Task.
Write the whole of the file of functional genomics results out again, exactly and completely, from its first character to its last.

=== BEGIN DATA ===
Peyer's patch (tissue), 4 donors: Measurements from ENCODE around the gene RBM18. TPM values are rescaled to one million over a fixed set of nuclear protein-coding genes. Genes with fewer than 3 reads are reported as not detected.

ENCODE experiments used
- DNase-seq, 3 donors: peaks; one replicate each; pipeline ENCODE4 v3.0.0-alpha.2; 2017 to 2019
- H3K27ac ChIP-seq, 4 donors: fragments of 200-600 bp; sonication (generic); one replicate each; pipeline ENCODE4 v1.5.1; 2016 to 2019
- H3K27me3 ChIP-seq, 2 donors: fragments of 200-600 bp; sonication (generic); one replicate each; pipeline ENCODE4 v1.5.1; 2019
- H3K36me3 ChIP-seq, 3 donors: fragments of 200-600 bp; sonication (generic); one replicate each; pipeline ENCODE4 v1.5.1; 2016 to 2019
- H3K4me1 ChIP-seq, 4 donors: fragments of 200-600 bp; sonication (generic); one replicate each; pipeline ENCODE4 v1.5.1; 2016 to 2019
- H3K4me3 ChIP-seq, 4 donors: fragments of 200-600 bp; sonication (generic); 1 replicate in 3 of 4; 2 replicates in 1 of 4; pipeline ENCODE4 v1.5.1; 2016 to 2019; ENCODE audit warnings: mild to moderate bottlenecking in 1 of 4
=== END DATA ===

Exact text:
Peyer's patch (tissue), 4 donors: Measurements from ENCODE around the gene RBM18. TPM values are rescaled to one million over a fixed set of nuclear protein-coding genes. Genes with fewer than 3 reads are reported as not detected.

ENCODE experiments used
- DNase-seq, 3 donors: peaks; one replicate each; pipeline ENCODE4 v3.0.0-alpha.2; 2017 to 2019
- H3K27ac ChIP-seq, 4 donors: fragments of 200-600 bp; sonication (generic); one replicate each; pipeline ENCODE4 v1.5.1; 2016 to 2019
- H3K27me3 ChIP-seq, 2 donors: fragments of 200-600 bp; sonication (generic); one replicate each; pipeline ENCODE4 v1.5.1; 2019
- H3K36me3 ChIP-seq, 3 donors: fragments of 200-600 bp; sonication (generic); one replicate each; pipeline ENCODE4 v1.5.1; 2016 to 2019
- H3K4me1 ChIP-seq, 4 donors: fragments of 200-600 bp; sonication (generic); one replicate each; pipeline ENCODE4 v1.5.1; 2016 to 2019
- H3K4me3 ChIP-seq, 4 donors: fragments of 200-600 bp; sonication (generic); 1 replicate in 3 of 4; 2 replicates in 1 of 4; pipeline ENCODE4 v1.5.1; 2016 to 2019; ENCODE audit warnings: mild to moderate bottlenecking in 1 of 4